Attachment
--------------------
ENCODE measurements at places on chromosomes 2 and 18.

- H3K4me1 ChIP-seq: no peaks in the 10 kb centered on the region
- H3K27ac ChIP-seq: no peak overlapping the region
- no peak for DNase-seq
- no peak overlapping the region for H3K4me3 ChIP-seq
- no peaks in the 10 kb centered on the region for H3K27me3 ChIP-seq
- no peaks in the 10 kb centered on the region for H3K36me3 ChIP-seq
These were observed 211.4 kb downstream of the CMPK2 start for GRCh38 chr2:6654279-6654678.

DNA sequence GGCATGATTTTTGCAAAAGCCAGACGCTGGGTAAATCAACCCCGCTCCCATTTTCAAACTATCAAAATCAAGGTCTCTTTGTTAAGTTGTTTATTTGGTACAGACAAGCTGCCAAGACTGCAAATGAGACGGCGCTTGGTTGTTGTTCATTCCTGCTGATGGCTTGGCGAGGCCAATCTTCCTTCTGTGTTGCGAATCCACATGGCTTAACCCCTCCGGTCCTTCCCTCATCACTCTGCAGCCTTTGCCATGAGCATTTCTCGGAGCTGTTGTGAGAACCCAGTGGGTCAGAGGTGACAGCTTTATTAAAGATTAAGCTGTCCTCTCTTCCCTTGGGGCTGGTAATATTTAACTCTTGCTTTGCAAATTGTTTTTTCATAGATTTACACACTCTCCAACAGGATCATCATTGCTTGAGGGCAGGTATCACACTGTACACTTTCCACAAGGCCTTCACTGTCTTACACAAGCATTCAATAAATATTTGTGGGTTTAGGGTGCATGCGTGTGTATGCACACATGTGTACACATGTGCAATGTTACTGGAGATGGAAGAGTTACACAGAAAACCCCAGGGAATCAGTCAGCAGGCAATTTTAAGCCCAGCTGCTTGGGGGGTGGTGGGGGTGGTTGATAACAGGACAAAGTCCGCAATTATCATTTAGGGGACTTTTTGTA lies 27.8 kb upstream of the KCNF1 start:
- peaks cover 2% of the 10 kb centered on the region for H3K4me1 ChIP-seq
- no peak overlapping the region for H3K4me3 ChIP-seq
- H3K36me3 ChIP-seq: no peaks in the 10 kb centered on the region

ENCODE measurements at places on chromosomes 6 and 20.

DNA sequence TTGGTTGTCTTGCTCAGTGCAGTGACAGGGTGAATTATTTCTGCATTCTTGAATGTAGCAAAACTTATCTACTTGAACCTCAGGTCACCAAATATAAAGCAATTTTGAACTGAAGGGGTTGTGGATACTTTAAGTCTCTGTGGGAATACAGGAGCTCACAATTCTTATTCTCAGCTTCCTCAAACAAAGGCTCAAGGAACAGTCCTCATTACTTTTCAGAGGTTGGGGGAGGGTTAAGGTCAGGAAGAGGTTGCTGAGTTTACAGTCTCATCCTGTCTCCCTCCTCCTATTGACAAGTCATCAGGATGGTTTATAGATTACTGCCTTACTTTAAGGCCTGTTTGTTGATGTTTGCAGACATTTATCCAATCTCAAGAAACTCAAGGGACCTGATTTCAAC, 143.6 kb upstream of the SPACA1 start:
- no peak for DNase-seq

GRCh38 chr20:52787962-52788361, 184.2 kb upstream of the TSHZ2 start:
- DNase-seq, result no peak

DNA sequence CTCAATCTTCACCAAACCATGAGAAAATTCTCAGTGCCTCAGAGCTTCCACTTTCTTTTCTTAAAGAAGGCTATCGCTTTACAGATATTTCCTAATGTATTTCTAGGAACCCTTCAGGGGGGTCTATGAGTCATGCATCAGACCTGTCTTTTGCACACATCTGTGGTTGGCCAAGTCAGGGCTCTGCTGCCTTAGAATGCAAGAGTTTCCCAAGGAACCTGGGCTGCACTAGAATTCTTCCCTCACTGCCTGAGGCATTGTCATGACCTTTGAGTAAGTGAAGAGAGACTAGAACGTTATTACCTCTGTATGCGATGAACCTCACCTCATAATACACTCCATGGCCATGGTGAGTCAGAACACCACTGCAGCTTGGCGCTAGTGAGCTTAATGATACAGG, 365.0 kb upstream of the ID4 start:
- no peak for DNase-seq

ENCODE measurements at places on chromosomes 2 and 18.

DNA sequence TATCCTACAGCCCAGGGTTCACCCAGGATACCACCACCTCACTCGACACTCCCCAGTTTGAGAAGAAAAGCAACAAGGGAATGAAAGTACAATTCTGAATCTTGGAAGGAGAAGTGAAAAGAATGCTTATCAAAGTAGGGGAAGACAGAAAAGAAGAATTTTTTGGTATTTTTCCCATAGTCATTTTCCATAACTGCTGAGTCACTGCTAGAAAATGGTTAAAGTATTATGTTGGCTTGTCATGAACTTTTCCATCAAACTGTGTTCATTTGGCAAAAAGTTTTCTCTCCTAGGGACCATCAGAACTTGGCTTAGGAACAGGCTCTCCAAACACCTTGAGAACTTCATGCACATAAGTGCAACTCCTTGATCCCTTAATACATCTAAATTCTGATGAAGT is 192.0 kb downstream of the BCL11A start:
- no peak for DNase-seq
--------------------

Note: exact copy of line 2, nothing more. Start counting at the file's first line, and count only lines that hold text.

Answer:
- H3K4me1 ChIP-seq: no peaks in the 10 kb centered on the region